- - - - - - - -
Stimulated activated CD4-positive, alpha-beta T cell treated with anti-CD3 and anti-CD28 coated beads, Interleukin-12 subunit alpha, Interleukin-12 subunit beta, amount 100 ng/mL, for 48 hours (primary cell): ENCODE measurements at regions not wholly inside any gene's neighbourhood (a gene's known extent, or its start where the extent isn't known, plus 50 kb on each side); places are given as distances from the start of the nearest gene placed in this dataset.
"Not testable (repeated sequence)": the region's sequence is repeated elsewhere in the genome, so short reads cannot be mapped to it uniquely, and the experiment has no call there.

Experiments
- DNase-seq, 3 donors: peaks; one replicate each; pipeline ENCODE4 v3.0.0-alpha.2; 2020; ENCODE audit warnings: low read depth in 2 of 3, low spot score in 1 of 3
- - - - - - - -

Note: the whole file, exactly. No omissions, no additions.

Stimulated activated CD4-positive, alpha-beta T cell treated with anti-CD3 and anti-CD28 coated beads, Interleukin-12 subunit alpha, Interleukin-12 subunit beta, amount 100 ng/mL, for 48 hours (primary cell): ENCODE measurements at regions not wholly inside any gene's neighbourhood (a gene's known extent, or its start where the extent isn't known, plus 50 kb on each side); places are given as distances from the start of the nearest gene placed in this dataset.
"Not testable (repeated sequence)": the region's sequence is repeated elsewhere in the genome, so short reads cannot be mapped to it uniquely, and the experiment has no call there.

Experiments
- DNase-seq, 3 donors: peaks; one replicate each; pipeline ENCODE4 v3.0.0-alpha.2; 2020; ENCODE audit warnings: low read depth in 2 of 3, low spot score in 1 of 3